28 UP (1985, UK, Michael Apted)
Give me a child until he is seven, and I will give you the man.
The task of the novelist once was, though it isn't often anymore, the presentation of the totality of a life. Think of Victor Hugo, think Great Expectations: we follow a child into adulthood, almost we see the person whole, from a vantage outside their circumstances. Outside time. It's a God's-eye view, a perspective real life doesn't afford us: snapshots may remind us that the boy was father to the man, but memory distorts, reinterprets, invents, conflates, over-simplifies. And even the novelist only renders what he perceives, filtered through his own perception and imagination.
Michael Apted's biographical documentary began as a sociological inquiry into English class differences, but grew into something more personal, and much more human. As he intercuts interview footage of individuals at seven, fourteen, twenty-one and twenty-eight years of age, the viewer experiences something like awe. A question is posed to a child, and we see it answered by a teenager and played out in the life of an adult. Mannerisms and expressions, attitudes, values carry through from age to age, or are suddenly lost (masked?), only to reappear seven or fourteen years later. Dreams fail or transform, hopes are lost and sometimes recovered, people settle, people triumph. Some roads are paved by wealth, some travel very dark terrain indeed.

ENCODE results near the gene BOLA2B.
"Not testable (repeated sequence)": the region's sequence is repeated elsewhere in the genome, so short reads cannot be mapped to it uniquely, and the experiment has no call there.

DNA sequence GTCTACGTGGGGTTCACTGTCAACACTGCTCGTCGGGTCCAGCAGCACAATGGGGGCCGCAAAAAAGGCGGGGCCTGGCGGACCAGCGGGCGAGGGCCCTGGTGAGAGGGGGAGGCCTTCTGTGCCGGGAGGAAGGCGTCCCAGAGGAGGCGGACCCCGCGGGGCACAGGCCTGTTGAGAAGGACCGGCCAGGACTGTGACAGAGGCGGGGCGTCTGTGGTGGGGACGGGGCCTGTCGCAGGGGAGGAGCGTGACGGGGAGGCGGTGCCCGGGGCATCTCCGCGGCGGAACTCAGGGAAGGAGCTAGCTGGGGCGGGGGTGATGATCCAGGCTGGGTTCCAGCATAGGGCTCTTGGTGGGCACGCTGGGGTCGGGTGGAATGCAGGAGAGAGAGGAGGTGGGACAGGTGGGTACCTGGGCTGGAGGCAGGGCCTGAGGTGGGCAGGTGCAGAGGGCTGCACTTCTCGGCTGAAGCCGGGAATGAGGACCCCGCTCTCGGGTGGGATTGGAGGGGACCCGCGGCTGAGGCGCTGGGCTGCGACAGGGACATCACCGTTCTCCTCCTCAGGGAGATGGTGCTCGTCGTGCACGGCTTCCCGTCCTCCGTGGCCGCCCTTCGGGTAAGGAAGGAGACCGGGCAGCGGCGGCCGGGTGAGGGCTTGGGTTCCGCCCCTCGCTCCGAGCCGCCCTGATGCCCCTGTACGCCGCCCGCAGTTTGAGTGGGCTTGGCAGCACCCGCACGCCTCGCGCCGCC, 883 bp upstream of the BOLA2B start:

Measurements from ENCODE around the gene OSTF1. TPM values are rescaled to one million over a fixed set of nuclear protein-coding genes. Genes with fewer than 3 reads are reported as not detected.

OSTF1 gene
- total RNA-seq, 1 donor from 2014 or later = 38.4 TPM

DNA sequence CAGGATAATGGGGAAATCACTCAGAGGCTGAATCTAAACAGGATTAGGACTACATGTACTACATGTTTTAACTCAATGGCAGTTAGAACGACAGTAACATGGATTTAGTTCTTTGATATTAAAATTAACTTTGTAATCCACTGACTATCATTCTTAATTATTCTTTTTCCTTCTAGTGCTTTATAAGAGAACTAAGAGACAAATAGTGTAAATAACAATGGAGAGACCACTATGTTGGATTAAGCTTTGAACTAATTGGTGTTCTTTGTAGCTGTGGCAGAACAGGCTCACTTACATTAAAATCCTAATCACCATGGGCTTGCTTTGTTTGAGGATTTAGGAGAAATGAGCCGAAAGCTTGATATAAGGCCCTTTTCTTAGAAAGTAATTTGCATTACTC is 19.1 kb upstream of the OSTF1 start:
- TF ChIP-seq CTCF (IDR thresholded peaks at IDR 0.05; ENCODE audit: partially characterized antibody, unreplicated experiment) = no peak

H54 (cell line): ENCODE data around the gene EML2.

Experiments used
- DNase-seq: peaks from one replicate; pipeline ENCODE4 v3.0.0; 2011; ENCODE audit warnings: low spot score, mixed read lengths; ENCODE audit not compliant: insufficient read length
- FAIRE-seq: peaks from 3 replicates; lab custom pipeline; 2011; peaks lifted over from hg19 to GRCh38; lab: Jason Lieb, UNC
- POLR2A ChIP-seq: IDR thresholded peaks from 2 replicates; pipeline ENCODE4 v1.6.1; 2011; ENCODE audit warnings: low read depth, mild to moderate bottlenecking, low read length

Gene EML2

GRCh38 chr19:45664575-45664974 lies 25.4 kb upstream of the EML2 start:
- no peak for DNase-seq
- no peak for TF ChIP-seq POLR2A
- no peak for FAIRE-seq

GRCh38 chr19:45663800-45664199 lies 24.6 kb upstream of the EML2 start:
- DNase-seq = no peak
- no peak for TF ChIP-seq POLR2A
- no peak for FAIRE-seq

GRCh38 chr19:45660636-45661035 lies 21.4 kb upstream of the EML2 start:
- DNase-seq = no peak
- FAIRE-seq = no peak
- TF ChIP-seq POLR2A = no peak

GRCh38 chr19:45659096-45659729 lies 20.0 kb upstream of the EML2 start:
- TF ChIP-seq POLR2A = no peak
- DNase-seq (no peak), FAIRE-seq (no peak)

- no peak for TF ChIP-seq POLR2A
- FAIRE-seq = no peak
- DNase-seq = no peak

The film rarely delves into matters that are specifically religious, yet for me at least it is suffused with something deeply spiritual. As questions about love, work, family and meaning reverberate through these lives, we are privy to the outworking or overcoming of destinies, the growth of souls.
Apted has followed through with further installments every seven years – we're about to see 49 UP, at the time of this writing – and while the films are all more than worth the watching, overall they lack the power of 28 UP. Perhaps that's purely a subjective response to my first exposure to the series, or something about the vividness of change in our first few decades of life. Or perhaps it relates to a subtle shift in the lives of the participants, whose relative anonymity disappeared in the wake of that first big screen release (the previous docs being lower-profile television fare): the effect of a certain sort of celebrity becomes a theme, and while it's handled with intelligence, it doesn't resonate so deeply for me as the stuff of lives more ordinary.
With one or two exceptions. Keep your eye on Neil, and Bruce. And John for that matter. And then there's...
Okay, forget what I said about the later Ups. I still think you should start with 28, but to call it quits there would be a shame. There's considerable more life to be lived, and what a privilege to be given such an intimate, yet respectful, window on the journeys of these souls. The "Up" documentary series provides us an almost miraculous, quintessentially cinematic opportunity, in the words of Scrooge's nephew, to think of other people "as if they really were fellow-passengers to the grave, and not another race of creatures bound on other journeys." And I say, God bless it!
Available at Videomatica